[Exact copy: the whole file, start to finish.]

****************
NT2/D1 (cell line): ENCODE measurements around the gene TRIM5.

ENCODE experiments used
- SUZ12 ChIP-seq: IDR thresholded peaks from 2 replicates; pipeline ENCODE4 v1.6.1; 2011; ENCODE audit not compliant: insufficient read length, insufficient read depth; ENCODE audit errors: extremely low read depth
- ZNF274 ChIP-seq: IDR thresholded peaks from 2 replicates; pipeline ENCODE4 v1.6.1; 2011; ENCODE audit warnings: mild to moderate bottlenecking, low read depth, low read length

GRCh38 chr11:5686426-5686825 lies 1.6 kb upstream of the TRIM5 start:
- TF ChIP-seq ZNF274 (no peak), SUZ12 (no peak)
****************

NT2/D1 (cell line): ENCODE measurements around the gene TRIM5.

ENCODE experiments used
- SUZ12 ChIP-seq: IDR thresholded peaks from 2 replicates; pipeline ENCODE4 v1.6.1; 2011; ENCODE audit not compliant: insufficient read length, insufficient read depth; ENCODE audit errors: extremely low read depth
- ZNF274 ChIP-seq: IDR thresholded peaks from 2 replicates; pipeline ENCODE4 v1.6.1; 2011; ENCODE audit warnings: mild to moderate bottlenecking, low read depth, low read length

GRCh38 chr11:5686426-5686825 lies 1.6 kb upstream of the TRIM5 start:
- TF ChIP-seq ZNF274 (no peak), SUZ12 (no peak)